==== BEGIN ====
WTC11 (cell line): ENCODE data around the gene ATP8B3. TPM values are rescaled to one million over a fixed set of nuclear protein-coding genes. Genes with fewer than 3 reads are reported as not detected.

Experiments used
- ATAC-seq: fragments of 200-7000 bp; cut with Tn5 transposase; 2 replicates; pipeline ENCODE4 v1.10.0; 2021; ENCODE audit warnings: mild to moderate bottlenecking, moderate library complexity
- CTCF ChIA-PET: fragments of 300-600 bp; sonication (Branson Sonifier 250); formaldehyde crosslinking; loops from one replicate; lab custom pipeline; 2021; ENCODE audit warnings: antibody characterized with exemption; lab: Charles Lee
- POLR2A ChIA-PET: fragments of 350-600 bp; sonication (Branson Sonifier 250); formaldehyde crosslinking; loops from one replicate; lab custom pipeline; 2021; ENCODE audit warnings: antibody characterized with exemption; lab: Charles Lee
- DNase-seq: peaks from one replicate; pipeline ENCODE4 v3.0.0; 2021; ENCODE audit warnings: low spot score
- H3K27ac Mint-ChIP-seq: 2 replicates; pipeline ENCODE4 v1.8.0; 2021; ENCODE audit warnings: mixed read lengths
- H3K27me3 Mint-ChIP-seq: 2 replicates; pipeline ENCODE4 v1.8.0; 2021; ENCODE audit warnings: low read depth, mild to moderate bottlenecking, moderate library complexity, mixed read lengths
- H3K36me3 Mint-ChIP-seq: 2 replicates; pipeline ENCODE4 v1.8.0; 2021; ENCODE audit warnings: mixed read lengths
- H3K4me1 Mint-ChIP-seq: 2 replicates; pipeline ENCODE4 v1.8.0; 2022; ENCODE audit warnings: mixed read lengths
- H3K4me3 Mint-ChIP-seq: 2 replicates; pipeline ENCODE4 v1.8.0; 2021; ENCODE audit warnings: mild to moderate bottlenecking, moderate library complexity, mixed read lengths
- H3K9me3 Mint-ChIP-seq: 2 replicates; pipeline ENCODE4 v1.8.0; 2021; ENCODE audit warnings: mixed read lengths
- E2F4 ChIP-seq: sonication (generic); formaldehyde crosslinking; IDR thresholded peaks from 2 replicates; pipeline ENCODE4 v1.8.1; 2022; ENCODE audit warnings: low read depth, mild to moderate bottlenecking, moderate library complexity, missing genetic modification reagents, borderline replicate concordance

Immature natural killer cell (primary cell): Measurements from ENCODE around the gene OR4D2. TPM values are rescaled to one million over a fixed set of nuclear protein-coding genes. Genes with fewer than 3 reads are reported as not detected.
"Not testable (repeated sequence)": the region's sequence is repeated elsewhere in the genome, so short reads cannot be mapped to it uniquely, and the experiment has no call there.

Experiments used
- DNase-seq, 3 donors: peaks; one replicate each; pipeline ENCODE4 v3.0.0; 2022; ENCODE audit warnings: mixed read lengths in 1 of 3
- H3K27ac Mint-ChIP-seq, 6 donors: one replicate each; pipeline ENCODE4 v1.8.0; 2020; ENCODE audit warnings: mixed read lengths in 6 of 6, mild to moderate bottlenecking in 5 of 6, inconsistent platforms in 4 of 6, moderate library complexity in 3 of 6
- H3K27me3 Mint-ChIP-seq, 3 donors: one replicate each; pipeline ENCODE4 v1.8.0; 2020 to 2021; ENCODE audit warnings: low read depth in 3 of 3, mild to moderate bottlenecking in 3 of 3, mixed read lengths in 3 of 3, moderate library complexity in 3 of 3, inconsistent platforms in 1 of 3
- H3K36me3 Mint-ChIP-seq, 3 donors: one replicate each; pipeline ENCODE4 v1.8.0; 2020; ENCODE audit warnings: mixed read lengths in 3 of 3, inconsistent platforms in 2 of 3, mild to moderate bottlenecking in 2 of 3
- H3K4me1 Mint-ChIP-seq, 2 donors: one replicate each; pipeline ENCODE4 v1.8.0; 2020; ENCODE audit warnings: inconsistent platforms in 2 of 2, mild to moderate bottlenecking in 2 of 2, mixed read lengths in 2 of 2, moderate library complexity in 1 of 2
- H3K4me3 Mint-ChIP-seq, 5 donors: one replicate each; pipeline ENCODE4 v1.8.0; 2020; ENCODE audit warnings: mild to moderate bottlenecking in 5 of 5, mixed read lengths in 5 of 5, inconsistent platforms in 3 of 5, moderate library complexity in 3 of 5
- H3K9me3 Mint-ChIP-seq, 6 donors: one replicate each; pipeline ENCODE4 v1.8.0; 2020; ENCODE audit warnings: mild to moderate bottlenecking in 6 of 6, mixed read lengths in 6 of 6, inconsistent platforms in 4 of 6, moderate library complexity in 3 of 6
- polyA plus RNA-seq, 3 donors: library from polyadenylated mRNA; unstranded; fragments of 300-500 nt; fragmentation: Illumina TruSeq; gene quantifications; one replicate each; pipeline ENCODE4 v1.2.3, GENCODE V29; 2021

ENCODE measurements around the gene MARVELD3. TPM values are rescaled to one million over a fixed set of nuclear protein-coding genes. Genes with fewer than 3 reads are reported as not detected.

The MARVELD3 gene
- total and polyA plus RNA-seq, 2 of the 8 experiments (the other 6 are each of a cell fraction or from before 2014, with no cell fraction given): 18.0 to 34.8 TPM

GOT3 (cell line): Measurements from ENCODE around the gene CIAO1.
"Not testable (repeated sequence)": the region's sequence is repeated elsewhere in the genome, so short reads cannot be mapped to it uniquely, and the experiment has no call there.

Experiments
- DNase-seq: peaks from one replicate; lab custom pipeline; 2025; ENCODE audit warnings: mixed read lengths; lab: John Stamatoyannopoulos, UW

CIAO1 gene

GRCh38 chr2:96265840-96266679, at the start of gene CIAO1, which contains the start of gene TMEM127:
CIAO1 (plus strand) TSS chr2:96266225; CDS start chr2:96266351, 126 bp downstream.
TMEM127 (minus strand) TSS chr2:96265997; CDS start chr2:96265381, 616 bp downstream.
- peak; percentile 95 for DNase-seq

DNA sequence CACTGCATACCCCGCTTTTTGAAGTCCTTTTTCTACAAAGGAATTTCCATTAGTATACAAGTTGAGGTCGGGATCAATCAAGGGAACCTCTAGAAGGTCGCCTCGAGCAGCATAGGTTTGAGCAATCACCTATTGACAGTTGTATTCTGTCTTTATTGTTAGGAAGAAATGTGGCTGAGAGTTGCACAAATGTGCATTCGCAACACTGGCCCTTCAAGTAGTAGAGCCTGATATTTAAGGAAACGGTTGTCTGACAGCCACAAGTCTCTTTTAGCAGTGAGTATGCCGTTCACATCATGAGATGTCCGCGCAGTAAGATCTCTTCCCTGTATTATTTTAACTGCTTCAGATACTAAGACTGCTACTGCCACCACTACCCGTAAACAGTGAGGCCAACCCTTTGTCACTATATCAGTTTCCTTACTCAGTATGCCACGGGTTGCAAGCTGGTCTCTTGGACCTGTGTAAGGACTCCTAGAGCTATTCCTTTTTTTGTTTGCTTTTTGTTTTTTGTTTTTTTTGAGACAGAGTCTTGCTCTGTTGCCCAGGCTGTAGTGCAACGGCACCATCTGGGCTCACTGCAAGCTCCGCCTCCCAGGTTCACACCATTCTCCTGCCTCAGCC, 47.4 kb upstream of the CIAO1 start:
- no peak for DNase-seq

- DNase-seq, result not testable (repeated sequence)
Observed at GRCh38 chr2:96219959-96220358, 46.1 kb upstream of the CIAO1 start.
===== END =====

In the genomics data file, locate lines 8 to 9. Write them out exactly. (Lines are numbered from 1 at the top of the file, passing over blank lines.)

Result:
- H3K27me3 Mint-ChIP-seq: 2 replicates; pipeline ENCODE4 v1.8.0; 2021; ENCODE audit warnings: low read depth, mild to moderate bottlenecking, moderate library complexity, mixed read lengths
- H3K36me3 Mint-ChIP-seq: 2 replicates; pipeline ENCODE4 v1.8.0; 2021; ENCODE audit warnings: mixed read lengths